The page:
David Cameron’s European Strategy – An Initial Assessment

The IIEA has a long-running project dedicated to analysing issues, options and implications of British European policy for Ireland and other members of the European Union. It has so far published two major reports on the subject in the form of the books Britain’s European Question (1996) and Blair’s Britain, England’s Europe (2000). This year, the project group is focusing on the European policies of the Conservatives under David Cameron.This initial report draws heavily on discussions held by the group, which is chaired by Garret FitzGerald and led by Paul Gillespie. The aim of the analysis is to explore some key policy areas for Britain in the EU, evaluate Cameron’s options for each and consider what the implications of these might be for Europe.This is a provisional assessment; it will be followed by a more complete one next year before the general election, based on more up to date information about the Conservatives’ plans. At that stage we will try to locate the likely development of Conservative policies in terms of the scenarios described in this report, their possible interaction with the UK’s constitutional evolution under a Tory government, and their implications for Ireland and the EU as a whole.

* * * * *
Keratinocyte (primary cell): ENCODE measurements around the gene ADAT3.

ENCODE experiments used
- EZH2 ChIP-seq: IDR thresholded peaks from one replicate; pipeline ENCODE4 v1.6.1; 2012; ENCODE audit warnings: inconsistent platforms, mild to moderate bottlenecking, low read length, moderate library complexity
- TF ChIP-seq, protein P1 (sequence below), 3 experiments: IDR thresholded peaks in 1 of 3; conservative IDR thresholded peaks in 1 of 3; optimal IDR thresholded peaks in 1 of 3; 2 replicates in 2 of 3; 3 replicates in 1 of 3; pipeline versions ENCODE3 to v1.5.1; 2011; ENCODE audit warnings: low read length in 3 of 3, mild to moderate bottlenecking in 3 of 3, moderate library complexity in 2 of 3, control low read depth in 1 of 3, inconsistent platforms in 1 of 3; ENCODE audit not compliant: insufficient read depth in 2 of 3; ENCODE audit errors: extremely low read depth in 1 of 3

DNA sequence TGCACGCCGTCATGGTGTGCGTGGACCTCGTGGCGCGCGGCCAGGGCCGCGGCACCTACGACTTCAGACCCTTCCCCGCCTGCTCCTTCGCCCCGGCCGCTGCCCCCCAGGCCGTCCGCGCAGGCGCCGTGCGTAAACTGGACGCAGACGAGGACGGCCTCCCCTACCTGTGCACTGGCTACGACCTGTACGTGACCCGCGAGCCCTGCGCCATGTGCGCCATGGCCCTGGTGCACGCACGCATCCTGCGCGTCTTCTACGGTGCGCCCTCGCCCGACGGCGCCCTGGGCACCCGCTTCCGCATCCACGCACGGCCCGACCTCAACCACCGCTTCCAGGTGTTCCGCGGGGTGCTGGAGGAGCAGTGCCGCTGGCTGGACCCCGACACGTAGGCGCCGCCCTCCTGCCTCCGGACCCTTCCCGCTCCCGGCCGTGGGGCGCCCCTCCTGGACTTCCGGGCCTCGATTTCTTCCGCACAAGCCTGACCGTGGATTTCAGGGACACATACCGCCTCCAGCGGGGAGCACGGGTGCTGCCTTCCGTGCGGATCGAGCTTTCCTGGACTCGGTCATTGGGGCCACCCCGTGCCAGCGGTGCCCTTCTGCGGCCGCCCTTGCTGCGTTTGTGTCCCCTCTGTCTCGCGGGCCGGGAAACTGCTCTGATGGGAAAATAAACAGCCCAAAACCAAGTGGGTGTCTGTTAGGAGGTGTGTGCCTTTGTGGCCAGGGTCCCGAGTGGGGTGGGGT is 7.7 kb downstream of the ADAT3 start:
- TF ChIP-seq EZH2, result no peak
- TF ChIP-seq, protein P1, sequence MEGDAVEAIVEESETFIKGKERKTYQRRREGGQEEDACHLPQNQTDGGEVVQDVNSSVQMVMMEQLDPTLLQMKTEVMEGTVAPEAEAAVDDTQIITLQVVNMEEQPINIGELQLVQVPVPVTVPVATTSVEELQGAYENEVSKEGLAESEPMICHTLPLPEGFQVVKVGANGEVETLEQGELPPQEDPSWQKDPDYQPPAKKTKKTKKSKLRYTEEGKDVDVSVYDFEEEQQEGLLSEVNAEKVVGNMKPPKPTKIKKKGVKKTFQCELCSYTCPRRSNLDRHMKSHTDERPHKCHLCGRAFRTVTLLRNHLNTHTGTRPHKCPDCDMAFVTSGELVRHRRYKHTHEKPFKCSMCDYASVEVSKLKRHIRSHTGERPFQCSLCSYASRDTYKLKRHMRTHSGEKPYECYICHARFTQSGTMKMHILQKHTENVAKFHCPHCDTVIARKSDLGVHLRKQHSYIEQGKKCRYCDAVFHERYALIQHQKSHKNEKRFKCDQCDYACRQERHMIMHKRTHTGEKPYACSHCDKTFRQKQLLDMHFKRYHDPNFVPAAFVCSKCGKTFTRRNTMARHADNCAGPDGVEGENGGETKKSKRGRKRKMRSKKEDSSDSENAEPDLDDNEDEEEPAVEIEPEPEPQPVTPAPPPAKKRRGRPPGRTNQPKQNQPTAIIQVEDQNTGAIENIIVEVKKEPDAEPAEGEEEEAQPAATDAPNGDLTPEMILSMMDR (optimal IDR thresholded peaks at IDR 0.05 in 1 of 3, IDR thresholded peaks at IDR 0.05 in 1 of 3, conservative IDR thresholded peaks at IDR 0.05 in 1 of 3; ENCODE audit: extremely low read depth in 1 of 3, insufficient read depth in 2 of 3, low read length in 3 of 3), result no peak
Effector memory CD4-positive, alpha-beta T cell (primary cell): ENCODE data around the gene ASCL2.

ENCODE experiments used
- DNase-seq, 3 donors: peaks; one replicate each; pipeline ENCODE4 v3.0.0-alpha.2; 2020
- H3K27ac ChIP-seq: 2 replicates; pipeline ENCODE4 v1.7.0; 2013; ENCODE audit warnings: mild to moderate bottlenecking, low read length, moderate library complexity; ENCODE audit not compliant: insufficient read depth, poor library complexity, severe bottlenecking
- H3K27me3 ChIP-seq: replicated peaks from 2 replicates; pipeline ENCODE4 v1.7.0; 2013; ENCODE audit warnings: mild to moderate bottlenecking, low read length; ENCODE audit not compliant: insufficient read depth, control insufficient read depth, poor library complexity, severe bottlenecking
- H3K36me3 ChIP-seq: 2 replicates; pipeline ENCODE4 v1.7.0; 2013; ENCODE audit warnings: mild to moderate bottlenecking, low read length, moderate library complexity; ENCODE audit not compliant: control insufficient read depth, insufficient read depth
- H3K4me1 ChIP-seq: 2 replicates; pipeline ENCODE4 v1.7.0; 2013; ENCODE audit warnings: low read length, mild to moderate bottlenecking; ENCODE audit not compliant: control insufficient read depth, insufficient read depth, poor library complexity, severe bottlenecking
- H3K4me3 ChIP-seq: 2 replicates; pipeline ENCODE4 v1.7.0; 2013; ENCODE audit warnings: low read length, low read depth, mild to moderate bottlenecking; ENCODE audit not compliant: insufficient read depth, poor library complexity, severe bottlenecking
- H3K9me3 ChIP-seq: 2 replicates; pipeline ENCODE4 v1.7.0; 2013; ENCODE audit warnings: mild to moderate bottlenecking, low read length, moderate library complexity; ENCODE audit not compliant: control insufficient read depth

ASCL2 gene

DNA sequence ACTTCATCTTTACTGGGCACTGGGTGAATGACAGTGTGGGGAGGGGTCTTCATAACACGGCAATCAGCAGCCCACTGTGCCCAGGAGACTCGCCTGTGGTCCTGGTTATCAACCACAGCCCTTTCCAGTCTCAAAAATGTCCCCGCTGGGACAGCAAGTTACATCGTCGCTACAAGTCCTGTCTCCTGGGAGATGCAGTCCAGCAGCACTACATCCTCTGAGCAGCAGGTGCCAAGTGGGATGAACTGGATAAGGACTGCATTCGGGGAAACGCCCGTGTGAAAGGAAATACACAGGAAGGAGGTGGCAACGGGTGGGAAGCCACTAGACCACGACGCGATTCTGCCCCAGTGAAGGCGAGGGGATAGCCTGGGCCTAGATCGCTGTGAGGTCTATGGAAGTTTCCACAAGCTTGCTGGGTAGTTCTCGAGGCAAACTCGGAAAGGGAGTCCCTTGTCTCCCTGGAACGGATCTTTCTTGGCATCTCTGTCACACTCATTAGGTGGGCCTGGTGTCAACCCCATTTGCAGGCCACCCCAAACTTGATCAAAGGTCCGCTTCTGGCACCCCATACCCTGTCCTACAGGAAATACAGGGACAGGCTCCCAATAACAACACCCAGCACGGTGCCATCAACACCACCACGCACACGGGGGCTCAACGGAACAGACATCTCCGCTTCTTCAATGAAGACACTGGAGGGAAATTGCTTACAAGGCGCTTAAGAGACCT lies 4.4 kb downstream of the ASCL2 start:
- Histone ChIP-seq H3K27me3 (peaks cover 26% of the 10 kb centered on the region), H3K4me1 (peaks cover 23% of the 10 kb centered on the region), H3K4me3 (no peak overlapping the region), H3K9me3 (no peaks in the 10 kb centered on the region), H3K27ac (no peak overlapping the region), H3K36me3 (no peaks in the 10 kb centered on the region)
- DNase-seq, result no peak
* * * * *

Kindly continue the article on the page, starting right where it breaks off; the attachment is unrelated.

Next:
David Cameron’s European Strategy – An Initial Assessment

by Shane Fitzgerald, Paul Gillespie

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The IIEA has a long-running project dedicated to analysing issues, options and implications of British European policy for Ireland and other members of the European Union. It has so far published two major reports on the subject in the form of the books Britain’s European Question (1996) and Blair’s Britain, England’s Europe (2000). This year, the project group is focusing on the European policies of the Conservatives under David Cameron.

This initial report draws heavily on discussions held by the group, which is chaired by Garret FitzGerald and led by Paul Gillespie. The aim of the analysis is to explore some key policy areas for Britain in the EU, evaluate Cameron’s options for each and consider what the implications of these might be for Europe.

This is a provisional assessment; it will be followed by a more complete one next year before the general election, based on more up to date information about the Conservatives’ plans. At that stage we will try to locate the likely development of Conservative policies in terms of the scenarios described in this report, their possible interaction with the UK’s constitutional evolution under a Tory government, and their implications for Ireland and the EU as a whole.